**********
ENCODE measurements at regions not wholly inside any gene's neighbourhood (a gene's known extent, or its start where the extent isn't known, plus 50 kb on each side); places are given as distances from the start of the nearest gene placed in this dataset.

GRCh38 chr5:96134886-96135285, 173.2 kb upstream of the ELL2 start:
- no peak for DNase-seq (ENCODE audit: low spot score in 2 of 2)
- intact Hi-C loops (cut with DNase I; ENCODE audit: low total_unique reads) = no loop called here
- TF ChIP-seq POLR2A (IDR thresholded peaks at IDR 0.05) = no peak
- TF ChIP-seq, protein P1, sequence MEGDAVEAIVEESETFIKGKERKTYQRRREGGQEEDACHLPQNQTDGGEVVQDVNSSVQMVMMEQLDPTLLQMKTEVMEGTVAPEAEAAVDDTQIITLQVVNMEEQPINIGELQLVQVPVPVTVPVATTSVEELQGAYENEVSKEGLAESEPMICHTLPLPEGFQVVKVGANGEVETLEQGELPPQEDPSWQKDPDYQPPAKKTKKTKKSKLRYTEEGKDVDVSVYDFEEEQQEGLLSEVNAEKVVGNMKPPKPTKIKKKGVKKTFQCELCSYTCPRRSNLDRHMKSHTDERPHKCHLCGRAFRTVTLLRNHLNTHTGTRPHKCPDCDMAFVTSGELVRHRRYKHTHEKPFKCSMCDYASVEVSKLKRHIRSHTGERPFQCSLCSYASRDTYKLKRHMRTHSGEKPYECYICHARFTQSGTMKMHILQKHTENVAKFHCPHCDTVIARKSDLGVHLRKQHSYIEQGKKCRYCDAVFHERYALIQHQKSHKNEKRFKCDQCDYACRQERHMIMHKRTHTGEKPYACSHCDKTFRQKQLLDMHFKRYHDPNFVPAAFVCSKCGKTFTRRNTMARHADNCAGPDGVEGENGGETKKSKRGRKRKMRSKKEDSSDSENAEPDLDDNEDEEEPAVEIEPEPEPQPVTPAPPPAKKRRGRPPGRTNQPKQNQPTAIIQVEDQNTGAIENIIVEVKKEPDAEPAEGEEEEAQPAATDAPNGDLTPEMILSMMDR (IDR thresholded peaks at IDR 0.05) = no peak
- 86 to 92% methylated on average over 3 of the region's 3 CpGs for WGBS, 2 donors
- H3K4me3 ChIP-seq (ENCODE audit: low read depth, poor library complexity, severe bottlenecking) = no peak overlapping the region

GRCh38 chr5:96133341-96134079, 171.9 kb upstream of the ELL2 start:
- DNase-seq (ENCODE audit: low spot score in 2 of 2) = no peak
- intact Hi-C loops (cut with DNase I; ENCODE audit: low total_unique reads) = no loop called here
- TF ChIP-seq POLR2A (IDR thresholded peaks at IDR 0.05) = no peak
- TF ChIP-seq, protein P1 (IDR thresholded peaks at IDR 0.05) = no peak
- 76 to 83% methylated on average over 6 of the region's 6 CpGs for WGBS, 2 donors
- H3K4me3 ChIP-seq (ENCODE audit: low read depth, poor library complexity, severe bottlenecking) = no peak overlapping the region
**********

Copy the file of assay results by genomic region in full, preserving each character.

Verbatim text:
ENCODE measurements at regions not wholly inside any gene's neighbourhood (a gene's known extent, or its start where the extent isn't known, plus 50 kb on each side); places are given as distances from the start of the nearest gene placed in this dataset.

GRCh38 chr5:96134886-96135285, 173.2 kb upstream of the ELL2 start:
- no peak for DNase-seq (ENCODE audit: low spot score in 2 of 2)
- intact Hi-C loops (cut with DNase I; ENCODE audit: low total_unique reads) = no loop called here
- TF ChIP-seq POLR2A (IDR thresholded peaks at IDR 0.05) = no peak
- TF ChIP-seq, protein P1, sequence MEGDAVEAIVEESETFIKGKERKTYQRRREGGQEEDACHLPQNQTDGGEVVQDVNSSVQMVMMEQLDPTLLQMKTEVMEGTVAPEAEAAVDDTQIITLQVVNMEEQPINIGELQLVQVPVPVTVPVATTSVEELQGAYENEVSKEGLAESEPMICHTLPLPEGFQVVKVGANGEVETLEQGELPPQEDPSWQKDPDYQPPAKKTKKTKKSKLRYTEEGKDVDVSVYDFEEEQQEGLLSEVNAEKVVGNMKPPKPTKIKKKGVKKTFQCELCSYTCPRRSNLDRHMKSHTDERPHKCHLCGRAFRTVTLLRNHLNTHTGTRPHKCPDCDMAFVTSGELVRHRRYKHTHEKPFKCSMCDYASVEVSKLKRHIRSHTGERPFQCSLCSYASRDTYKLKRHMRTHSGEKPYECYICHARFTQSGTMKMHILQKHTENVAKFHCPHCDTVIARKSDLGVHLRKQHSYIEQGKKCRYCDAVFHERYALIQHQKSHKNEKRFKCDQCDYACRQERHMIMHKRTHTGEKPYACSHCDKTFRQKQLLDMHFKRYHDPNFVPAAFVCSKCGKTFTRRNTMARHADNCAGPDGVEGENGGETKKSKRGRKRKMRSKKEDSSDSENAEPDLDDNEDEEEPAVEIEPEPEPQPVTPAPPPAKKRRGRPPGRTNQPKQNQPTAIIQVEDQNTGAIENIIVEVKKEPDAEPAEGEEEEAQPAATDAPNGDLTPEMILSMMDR (IDR thresholded peaks at IDR 0.05) = no peak
- 86 to 92% methylated on average over 3 of the region's 3 CpGs for WGBS, 2 donors
- H3K4me3 ChIP-seq (ENCODE audit: low read depth, poor library complexity, severe bottlenecking) = no peak overlapping the region

GRCh38 chr5:96133341-96134079, 171.9 kb upstream of the ELL2 start:
- DNase-seq (ENCODE audit: low spot score in 2 of 2) = no peak
- intact Hi-C loops (cut with DNase I; ENCODE audit: low total_unique reads) = no loop called here
- TF ChIP-seq POLR2A (IDR thresholded peaks at IDR 0.05) = no peak
- TF ChIP-seq, protein P1 (IDR thresholded peaks at IDR 0.05) = no peak
- 76 to 83% methylated on average over 6 of the region's 6 CpGs for WGBS, 2 donors
- H3K4me3 ChIP-seq (ENCODE audit: low read depth, poor library complexity, severe bottlenecking) = no peak overlapping the region